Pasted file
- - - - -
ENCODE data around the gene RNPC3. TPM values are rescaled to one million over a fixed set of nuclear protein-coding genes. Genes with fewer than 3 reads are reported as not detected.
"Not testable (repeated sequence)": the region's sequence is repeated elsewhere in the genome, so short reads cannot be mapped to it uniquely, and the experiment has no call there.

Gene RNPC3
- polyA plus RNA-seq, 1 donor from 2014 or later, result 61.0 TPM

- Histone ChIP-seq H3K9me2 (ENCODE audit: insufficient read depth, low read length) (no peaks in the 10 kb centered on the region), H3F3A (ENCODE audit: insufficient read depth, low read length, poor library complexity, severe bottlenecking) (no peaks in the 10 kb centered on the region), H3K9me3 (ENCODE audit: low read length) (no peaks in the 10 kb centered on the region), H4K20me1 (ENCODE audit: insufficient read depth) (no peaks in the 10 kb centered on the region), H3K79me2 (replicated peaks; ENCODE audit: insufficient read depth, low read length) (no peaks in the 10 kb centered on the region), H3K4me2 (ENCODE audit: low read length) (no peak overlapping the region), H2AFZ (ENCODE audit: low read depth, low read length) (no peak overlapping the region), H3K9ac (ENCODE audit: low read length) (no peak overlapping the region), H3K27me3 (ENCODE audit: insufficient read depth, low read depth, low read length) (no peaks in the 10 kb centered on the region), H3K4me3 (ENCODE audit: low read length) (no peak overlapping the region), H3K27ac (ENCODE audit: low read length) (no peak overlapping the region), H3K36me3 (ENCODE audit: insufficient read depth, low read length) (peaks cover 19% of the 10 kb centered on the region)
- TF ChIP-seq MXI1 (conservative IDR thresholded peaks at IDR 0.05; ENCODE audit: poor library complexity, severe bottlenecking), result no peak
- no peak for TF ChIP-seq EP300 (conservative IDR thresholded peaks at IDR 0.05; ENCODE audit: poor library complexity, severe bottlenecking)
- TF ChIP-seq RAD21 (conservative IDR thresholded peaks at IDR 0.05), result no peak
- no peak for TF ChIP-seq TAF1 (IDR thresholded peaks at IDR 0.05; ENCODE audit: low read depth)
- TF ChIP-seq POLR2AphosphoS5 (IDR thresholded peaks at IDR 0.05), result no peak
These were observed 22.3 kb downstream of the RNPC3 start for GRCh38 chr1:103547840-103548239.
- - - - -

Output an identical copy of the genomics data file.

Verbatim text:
ENCODE data around the gene RNPC3. TPM values are rescaled to one million over a fixed set of nuclear protein-coding genes. Genes with fewer than 3 reads are reported as not detected.
"Not testable (repeated sequence)": the region's sequence is repeated elsewhere in the genome, so short reads cannot be mapped to it uniquely, and the experiment has no call there.

Gene RNPC3
- polyA plus RNA-seq, 1 donor from 2014 or later, result 61.0 TPM

- Histone ChIP-seq H3K9me2 (ENCODE audit: insufficient read depth, low read length) (no peaks in the 10 kb centered on the region), H3F3A (ENCODE audit: insufficient read depth, low read length, poor library complexity, severe bottlenecking) (no peaks in the 10 kb centered on the region), H3K9me3 (ENCODE audit: low read length) (no peaks in the 10 kb centered on the region), H4K20me1 (ENCODE audit: insufficient read depth) (no peaks in the 10 kb centered on the region), H3K79me2 (replicated peaks; ENCODE audit: insufficient read depth, low read length) (no peaks in the 10 kb centered on the region), H3K4me2 (ENCODE audit: low read length) (no peak overlapping the region), H2AFZ (ENCODE audit: low read depth, low read length) (no peak overlapping the region), H3K9ac (ENCODE audit: low read length) (no peak overlapping the region), H3K27me3 (ENCODE audit: insufficient read depth, low read depth, low read length) (no peaks in the 10 kb centered on the region), H3K4me3 (ENCODE audit: low read length) (no peak overlapping the region), H3K27ac (ENCODE audit: low read length) (no peak overlapping the region), H3K36me3 (ENCODE audit: insufficient read depth, low read length) (peaks cover 19% of the 10 kb centered on the region)
- TF ChIP-seq MXI1 (conservative IDR thresholded peaks at IDR 0.05; ENCODE audit: poor library complexity, severe bottlenecking), result no peak
- no peak for TF ChIP-seq EP300 (conservative IDR thresholded peaks at IDR 0.05; ENCODE audit: poor library complexity, severe bottlenecking)
- TF ChIP-seq RAD21 (conservative IDR thresholded peaks at IDR 0.05), result no peak
- no peak for TF ChIP-seq TAF1 (IDR thresholded peaks at IDR 0.05; ENCODE audit: low read depth)
- TF ChIP-seq POLR2AphosphoS5 (IDR thresholded peaks at IDR 0.05), result no peak
These were observed 22.3 kb downstream of the RNPC3 start for GRCh38 chr1:103547840-103548239.